- Russian forces continued to conduct limited offensive operations north of Slovyansk.
- Russian forces continued attempting to advance toward Siversk from Lysychansk but did not make any confirmed territorial gains.
- Russian forces launched assaults on Dementiivka to disrupt Ukrainian ground lines of communication (GLOCs) along the T2117 highway.
- Russian forces continued to launch assaults on settlements along the Kherson-Mykolaiv and Kherson-Dnipropetrovsk Oblast border to regain lost positions.
- Russian Federation Council approved a bill committing the Kremlin to paying veteran benefits to civilians involved in the Russian invasion of Ukraine.
- Russian occupation authorities continued to set conditions for the annexation of Donbas and southern Ukraine.
Luhansk Oblast Administration Head Serhiy Haidai stated that Russian forces are not conducting an operational pause as of July 8 and are continuing to shell settlements and deploy additional tank units to Donbas.
Haidai’s statement likely reflects confusion about the meaning of the expression “operational pause” and how such a “pause” actually manifests on the ground in a war. US military doctrine considers the role of operational pauses in warfighting and campaigning in some detail. It notes that “Normally, operational pauses are planned to regenerate combat power or augment sustainment and forces for the next phase.” It observes that “The primary drawback to operational pauses is the risk of forfeiting strategic or operational initiative.” It therefore recommends that “If pauses are necessary, the [commander] can alternate pauses among components to ensure continuous pressure on the enemy or adversary through offensive actions by some components while other components pause.” Soviet military theory regarded operational pauses in a similar fashion—sometimes necessary, but always dangerous.
The Russian military command, which announced an operational pause on July 7, has apparently recognized the need for a pause given the state of Russian forces at this point in the campaign.
The Russian troops that have completed the seizure of Severodonetsk and Lysychansk are clearly in need of regenerating combat power and building up supporting capabilities, including supply, before launching another large-scale offensive operation. Numerous reports from various sources show that they are engaged in both activities. They have naturally and necessarily ceased efforts to conduct large-scale offensive operations in this sector while they reorganized, reinforce, and resupply their tired troops—in other words, they are in an operational pause in this sector.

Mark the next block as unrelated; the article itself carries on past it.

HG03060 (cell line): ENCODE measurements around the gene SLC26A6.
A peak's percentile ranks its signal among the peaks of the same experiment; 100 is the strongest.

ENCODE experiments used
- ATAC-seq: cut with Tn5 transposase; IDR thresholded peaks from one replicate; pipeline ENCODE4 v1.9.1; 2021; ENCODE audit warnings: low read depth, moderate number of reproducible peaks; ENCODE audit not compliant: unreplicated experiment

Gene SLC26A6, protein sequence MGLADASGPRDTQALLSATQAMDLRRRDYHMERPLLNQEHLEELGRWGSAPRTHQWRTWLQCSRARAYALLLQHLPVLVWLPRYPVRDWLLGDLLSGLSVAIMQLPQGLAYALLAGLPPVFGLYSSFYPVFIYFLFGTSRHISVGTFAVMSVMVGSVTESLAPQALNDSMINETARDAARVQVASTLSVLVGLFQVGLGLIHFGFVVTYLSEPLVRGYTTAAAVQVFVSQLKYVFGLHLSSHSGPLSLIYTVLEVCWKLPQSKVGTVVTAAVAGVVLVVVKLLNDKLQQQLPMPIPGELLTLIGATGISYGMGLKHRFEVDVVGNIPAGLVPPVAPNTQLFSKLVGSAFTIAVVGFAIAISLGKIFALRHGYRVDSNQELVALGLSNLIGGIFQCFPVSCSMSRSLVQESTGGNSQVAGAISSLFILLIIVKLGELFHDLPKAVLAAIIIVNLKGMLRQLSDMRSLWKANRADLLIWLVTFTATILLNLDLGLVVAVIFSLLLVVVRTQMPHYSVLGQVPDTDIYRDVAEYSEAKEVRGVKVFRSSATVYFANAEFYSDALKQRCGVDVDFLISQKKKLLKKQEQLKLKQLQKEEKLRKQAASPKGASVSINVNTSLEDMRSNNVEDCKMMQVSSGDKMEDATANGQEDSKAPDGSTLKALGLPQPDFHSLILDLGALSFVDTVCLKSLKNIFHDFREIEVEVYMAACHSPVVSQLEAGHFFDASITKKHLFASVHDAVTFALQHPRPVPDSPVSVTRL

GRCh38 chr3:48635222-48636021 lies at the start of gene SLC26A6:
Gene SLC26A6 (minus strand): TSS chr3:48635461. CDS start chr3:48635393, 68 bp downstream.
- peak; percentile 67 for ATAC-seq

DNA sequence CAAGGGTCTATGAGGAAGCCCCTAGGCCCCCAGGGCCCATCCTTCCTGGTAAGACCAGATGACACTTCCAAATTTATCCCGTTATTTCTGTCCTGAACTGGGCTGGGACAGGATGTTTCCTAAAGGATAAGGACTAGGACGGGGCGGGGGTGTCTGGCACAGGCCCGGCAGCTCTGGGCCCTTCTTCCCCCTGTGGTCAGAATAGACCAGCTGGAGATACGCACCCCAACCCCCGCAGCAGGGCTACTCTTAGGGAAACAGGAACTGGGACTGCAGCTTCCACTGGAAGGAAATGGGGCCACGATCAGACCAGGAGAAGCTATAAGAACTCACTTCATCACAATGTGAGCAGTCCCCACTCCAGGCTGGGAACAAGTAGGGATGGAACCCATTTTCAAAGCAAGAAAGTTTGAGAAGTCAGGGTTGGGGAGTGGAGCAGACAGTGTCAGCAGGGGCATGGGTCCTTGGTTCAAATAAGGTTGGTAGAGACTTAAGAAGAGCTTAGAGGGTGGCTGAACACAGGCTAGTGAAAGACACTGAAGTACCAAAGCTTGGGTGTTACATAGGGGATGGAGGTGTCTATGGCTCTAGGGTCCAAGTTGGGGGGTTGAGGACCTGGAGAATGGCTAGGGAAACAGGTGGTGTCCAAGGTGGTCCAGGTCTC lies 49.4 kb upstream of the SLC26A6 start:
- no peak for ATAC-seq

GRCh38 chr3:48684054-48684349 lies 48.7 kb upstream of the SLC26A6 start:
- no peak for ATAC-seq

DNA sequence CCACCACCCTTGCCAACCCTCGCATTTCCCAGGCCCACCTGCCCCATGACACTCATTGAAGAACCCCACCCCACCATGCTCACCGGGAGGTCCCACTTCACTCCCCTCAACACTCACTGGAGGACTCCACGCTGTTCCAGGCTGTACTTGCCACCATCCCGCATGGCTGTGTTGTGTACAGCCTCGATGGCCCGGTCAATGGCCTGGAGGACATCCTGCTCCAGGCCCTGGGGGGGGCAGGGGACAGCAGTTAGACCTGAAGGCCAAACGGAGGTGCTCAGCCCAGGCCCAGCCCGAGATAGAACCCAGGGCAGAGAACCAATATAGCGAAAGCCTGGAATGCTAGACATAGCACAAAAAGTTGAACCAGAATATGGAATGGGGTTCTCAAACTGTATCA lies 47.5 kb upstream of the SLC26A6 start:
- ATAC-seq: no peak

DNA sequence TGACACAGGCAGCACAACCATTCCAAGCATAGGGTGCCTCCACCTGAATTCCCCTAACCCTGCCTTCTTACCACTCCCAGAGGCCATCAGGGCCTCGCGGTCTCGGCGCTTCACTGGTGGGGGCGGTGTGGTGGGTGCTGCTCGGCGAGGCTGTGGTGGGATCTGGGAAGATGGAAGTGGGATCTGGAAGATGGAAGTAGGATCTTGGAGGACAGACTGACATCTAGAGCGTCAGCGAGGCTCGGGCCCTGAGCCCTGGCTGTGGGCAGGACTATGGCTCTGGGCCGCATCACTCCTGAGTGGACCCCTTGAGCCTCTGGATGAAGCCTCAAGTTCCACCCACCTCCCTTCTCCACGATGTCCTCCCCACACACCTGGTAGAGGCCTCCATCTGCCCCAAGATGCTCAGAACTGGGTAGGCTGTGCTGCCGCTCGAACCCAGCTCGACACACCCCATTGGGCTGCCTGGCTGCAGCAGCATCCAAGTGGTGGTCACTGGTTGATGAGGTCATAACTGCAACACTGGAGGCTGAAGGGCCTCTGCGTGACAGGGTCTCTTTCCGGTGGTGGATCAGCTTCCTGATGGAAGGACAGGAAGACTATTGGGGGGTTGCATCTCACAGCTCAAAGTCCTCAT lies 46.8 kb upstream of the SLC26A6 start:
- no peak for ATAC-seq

Recognizing the danger of allowing the Ukrainians to seize the initiative and go over to an offensive of their own, however, Russian forces continue to conduct more-limited offensive operations in this sector and elsewhere along the front line.
Those operations involve smaller Russian forces than had been involved in the attacks on Severodonetsk and Lysychansk pursuing more limited and localized objectives with less determination and willingness to take casualties compared with their behavior during the fights for the two cities. When the Russian military command has determined that it has adequately prepared for a renewed major offensive operation, it will likely resume larger-scale ground offensives with more troops and a greater determination than it is currently showing. The transition out of the operational pause may be gradual and difficult to discern at once, just as the transition into it appeared gradual. Skillful campaign design aims to achieve precisely such an effect in order to persuade the enemy that no pause is contemplated or underway, or that it will be too short to be of benefit to the enemy, and thereby convince the enemy that it does not have the opportunity to seize the initiative and go over to a counter-offensive of its own. Russian campaign design, inadequate as it has generally been, is nevertheless good enough to manifest this basic principle of operational art.
Russian milbloggers are continuing to show rhetorical opposition to the Kremlin by faulting the Russian Defense Ministry for making Russian logistics vulnerable to the Ukrainian strikes via US-provided HIMARS rocket systems.
Russian milbloggers are notably criticizing the Russian military command instead of expressing patriotic hatred toward Western suppliers of HIMARS as one would have expected of the ultra-nationalist, pro-war Telegram channels. Former Russian military commander Igor Girkin, an outspoken Russian nationalist who commanded militants during the Donbas war in 2014, stated that personnel of the Russian Defense Ministry’s logistics department should be tried for failing to disperse and camouflage ammunition depots. Russian milbloggers Starshe Eddy and Russian officer Aleksey Suronkin echoed similar concerns over the effectiveness of HIMARS, calling on Russian forces to adapt to new threats and strike back against Ukrainian forces. The continued trend of patriotic and pro-war Russian milbloggers blaming the Kremlin by default for setbacks and problems in the war may begin to create in effect a loyal opposition that could ultimately erode confidence in the milbloggers’ significant audience in Russia’s ability to win.
Authors: Kateryna Stepanenko, Frederick W. Kagan, and George Barros.
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